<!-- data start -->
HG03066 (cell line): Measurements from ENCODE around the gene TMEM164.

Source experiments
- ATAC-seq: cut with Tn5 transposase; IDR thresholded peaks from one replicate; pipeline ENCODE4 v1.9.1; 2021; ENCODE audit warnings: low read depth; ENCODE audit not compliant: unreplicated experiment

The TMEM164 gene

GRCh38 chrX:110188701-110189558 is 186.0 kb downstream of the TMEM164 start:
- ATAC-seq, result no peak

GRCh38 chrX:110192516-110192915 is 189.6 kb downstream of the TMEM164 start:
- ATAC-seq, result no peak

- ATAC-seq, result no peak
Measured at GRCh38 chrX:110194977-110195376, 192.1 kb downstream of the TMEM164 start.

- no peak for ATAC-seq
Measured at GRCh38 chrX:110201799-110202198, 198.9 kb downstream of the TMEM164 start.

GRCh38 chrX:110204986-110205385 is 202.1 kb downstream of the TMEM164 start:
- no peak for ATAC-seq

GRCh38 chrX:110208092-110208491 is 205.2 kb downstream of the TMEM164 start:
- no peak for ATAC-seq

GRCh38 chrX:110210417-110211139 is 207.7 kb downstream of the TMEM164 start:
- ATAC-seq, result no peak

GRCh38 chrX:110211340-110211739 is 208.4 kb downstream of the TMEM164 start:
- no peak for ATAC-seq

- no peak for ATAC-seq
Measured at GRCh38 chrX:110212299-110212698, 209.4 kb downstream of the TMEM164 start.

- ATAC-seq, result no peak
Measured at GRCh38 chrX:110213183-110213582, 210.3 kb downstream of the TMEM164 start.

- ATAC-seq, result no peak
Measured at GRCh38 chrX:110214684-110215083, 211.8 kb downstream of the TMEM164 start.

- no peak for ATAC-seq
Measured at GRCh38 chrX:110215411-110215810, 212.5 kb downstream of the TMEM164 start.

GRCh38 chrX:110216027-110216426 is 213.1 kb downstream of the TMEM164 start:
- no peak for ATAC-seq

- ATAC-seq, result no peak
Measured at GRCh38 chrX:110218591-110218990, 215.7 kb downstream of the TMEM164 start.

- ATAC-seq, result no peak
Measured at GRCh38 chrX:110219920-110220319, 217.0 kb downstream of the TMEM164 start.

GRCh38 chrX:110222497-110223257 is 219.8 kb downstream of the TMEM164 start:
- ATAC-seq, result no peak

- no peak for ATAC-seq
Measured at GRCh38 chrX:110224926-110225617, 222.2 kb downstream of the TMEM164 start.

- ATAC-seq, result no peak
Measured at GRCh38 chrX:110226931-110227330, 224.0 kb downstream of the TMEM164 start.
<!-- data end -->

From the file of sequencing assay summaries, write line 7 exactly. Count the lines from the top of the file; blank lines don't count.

GRCh38 chrX:110192516-110192915 is 189.6 kb downstream of the TMEM164 start: